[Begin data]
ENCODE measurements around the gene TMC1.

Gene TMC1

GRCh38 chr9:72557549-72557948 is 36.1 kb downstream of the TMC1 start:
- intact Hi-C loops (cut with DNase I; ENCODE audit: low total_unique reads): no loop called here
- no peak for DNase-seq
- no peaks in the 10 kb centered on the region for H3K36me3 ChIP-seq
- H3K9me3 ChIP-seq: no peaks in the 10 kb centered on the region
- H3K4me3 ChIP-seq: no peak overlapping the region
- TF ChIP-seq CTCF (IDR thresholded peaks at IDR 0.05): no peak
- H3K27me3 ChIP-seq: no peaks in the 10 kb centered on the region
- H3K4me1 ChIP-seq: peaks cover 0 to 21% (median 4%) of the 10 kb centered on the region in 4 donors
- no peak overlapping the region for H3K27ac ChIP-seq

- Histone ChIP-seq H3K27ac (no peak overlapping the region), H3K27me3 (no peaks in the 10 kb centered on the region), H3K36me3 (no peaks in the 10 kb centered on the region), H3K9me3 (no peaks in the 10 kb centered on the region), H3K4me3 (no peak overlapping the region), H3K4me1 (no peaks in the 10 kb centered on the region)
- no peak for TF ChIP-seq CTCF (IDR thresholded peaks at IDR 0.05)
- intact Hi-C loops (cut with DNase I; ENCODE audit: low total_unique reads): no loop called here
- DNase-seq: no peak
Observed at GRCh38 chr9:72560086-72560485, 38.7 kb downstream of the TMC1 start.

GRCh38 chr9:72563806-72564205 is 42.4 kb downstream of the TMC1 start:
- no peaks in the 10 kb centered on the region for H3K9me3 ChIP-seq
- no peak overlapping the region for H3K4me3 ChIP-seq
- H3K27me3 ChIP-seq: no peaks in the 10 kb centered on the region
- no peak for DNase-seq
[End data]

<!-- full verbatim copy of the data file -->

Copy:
ENCODE measurements around the gene TMC1.

Gene TMC1

GRCh38 chr9:72557549-72557948 is 36.1 kb downstream of the TMC1 start:
- intact Hi-C loops (cut with DNase I; ENCODE audit: low total_unique reads): no loop called here
- no peak for DNase-seq
- no peaks in the 10 kb centered on the region for H3K36me3 ChIP-seq
- H3K9me3 ChIP-seq: no peaks in the 10 kb centered on the region
- H3K4me3 ChIP-seq: no peak overlapping the region
- TF ChIP-seq CTCF (IDR thresholded peaks at IDR 0.05): no peak
- H3K27me3 ChIP-seq: no peaks in the 10 kb centered on the region
- H3K4me1 ChIP-seq: peaks cover 0 to 21% (median 4%) of the 10 kb centered on the region in 4 donors
- no peak overlapping the region for H3K27ac ChIP-seq

- Histone ChIP-seq H3K27ac (no peak overlapping the region), H3K27me3 (no peaks in the 10 kb centered on the region), H3K36me3 (no peaks in the 10 kb centered on the region), H3K9me3 (no peaks in the 10 kb centered on the region), H3K4me3 (no peak overlapping the region), H3K4me1 (no peaks in the 10 kb centered on the region)
- no peak for TF ChIP-seq CTCF (IDR thresholded peaks at IDR 0.05)
- intact Hi-C loops (cut with DNase I; ENCODE audit: low total_unique reads): no loop called here
- DNase-seq: no peak
Observed at GRCh38 chr9:72560086-72560485, 38.7 kb downstream of the TMC1 start.

GRCh38 chr9:72563806-72564205 is 42.4 kb downstream of the TMC1 start:
- no peaks in the 10 kb centered on the region for H3K9me3 ChIP-seq
- no peak overlapping the region for H3K4me3 ChIP-seq
- H3K27me3 ChIP-seq: no peaks in the 10 kb centered on the region
- no peak for DNase-seq